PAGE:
planning, but some key tasks are yet to be completed. However, JPDO 
faces several challenges, including maintaining stakeholder support 
over the long term, defining roles and responsibilities as well as 
deciding how to coordinate the implementation of NGATS, and addressing 
several critical policy issues. 

JPDO Is Working to Facilitate Collaboration among Federal Agencies, but 
Faces Challenges in Continuing to Leverage Resources: 

Our work to date shows that JPDO is implementing a number of practices 
that our work has shown facilitates the federal interagency 
collaboration that is central to its mission and legislative mandate. 
According to our research, agencies must have a clear and compelling 
rationale for working together to overcome significant differences in 
their missions, cultures, and established ways of doing business. In 
developing JPDO's integrated plan,[Footnote 19] the partner agencies 
agreed to a vision statement and eight strategies that broadly address 
the goals and objectives for NGATS. These strategies formed the basis 
for JPDO's eight integrated product teams (IPT), and various partner 
agencies have taken the lead on specific strategies. Our research has 
also shown that it is important for collaborating agencies to leverage 
the human, technological, and physical resources needed to initiate or 
sustain their collaborative effort. To leverage human resources, JPDO 
has staffed the various levels of its organization with partner-agency 
employees, many of whom work part time for JPDO. To leverage 
technological resources, JPDO conducted an interagency program review 
of its partner agencies' research and development programs to identify 
work that could support NGATS. Through this process, JPDO identified 
early opportunities that could be pursued during fiscal year 2007 to 
produce tangible results for NGATS, such as the Automatic Dependent 
Surveillance-Broadcast (ADS-B)[Footnote 20] program at FAA. 

However, while JPDO's legislation, integrated plan, and governance 
structure[Footnote 21] provide the framework for collaboration among 
multiple federal agencies, JPDO is fundamentally a planning and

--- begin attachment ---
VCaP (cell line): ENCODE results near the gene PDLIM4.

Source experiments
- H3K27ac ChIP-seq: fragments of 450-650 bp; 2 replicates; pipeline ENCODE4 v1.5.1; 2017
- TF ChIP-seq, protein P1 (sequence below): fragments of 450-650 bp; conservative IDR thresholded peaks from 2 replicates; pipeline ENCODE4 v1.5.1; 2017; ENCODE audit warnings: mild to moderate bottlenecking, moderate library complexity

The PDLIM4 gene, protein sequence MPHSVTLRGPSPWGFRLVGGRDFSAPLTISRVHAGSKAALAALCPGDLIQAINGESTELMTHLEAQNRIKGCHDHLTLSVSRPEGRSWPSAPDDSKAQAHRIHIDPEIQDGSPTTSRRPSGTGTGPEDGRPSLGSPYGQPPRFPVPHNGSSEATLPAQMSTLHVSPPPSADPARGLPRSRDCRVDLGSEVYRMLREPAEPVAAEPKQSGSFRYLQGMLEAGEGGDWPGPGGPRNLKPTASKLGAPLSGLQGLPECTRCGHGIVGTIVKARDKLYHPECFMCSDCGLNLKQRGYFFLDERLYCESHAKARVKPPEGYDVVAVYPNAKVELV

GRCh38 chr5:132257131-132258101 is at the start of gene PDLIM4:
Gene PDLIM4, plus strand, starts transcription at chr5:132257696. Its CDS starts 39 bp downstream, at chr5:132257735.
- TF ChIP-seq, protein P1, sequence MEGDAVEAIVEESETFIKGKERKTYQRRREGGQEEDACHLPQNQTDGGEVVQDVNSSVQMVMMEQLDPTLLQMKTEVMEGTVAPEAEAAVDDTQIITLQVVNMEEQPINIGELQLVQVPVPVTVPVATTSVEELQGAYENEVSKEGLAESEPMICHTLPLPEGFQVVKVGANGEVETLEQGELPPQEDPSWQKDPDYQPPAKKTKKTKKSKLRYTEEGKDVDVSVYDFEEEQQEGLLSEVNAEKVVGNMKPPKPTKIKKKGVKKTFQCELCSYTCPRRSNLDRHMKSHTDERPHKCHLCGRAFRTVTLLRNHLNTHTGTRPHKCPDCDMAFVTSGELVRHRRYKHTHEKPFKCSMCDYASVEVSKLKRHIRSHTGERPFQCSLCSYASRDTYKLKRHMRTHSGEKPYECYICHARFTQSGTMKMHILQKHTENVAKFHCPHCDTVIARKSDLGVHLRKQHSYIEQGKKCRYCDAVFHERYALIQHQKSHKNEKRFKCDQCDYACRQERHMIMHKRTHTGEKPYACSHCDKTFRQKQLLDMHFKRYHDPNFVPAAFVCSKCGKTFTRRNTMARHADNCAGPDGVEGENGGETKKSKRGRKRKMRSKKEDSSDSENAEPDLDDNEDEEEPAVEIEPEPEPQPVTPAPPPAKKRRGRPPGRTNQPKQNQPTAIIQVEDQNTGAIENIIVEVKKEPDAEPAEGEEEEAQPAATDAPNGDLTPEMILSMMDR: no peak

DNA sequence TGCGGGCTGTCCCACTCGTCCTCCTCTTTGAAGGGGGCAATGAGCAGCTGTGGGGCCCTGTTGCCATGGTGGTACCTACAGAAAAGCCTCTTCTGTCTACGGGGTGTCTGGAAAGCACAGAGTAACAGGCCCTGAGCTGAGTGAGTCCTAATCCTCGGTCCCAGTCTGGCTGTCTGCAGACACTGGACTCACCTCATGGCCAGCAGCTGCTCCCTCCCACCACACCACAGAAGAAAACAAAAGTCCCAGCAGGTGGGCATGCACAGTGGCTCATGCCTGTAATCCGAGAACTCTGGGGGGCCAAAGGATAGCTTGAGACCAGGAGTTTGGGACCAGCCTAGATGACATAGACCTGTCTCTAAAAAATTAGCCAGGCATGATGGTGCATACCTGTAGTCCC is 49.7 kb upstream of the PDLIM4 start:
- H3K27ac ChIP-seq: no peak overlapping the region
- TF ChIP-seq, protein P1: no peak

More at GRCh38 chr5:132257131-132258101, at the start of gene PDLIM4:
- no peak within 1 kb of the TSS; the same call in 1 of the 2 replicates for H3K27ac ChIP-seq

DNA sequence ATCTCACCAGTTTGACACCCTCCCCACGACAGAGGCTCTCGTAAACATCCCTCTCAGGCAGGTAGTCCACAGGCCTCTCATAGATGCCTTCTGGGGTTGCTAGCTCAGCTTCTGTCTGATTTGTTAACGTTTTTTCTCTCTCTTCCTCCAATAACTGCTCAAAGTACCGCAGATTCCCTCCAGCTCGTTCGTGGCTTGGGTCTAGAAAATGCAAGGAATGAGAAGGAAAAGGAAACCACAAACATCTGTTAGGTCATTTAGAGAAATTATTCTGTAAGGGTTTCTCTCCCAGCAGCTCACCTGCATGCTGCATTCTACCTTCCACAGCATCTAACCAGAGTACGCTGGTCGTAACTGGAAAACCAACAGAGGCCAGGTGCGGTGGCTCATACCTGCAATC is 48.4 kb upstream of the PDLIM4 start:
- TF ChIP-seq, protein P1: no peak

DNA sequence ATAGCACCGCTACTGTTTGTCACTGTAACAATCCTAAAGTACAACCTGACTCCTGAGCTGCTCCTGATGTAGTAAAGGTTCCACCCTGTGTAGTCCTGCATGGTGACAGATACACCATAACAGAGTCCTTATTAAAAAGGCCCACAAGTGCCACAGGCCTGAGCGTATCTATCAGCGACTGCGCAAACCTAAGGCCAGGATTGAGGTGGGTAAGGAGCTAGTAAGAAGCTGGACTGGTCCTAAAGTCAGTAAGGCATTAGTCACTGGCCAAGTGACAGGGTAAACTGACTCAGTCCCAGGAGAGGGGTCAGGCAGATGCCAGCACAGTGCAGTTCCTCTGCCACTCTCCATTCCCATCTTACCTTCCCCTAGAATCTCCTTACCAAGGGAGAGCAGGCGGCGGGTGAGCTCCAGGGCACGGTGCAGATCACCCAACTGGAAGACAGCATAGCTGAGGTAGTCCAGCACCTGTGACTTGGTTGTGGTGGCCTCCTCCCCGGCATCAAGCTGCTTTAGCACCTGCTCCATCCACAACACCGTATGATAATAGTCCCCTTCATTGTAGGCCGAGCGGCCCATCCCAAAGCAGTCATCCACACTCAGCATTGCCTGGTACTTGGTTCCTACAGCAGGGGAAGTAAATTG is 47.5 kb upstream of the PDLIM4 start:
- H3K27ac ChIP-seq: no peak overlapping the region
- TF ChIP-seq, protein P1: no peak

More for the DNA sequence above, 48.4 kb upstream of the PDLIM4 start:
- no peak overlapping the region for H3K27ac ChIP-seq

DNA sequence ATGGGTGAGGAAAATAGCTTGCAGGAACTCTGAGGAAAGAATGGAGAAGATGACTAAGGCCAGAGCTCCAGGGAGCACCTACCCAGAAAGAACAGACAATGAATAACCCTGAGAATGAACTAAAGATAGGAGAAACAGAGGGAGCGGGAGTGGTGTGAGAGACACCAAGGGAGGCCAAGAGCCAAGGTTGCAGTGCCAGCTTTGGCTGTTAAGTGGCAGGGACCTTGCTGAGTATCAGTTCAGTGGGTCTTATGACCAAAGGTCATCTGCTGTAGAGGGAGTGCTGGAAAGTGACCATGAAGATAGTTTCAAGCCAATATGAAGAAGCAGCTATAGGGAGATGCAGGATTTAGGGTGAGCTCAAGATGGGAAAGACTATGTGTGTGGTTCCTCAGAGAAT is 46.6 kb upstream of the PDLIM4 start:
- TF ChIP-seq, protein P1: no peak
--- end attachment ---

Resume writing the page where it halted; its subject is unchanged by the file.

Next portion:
coordinating body that lacks authority over the key human and 
technological resources needed to continue developing plans and system 
requirements for NGATS. Consequently, the ability to continue 
leveraging resources of the partner agencies will be critical to JPDO's 
success. Beginning around 2008, JPDO expects a significant increase in 
its IPTs' workloads. JPDO officials told us that although the partner 
agencies have not yet expressed concerns over the time that their 
employees spend on JPDO work, it remains to be seen whether agencies 
will be willing to allow their staff to devote more of their time to 
JPDO. In addition, JPDO anticipates needing more agency resources to 
plan and coordinate demonstrations of potential technologies to 
illustrate some of the early benefits that could be achieved from the 
transformation to NGATS. 

This challenge of leveraging resources arises, in part, because the 
partner agencies have a variety of missions and priorities other than 
supporting NGATS. NASA, for example, while conducting key aeronautical 
and safety research and development relevant to NGATS, nonetheless has 
other competing missions. NASA has recently reduced its aeronautics 
budget and plans to focus its efforts on foundational 
research.[Footnote 22] This decision raises two important questions. 
First, what research needed for NGATS will NASA perform or not perform? 
Second, for the foundational research that will be performed, who will 
perform the development steps--the validation and demonstration of new 
technology--that must take place before a new technology can be 
transferred to industry and incorporated into a product? JPDO and FAA 
officials told us that not enough is understood about what NASA plans 
to do and not do and, therefore, the impact of NASA's action on NGATS 
remains unclear at present. 

However, many experts with whom we spoke believe that NASA's new focus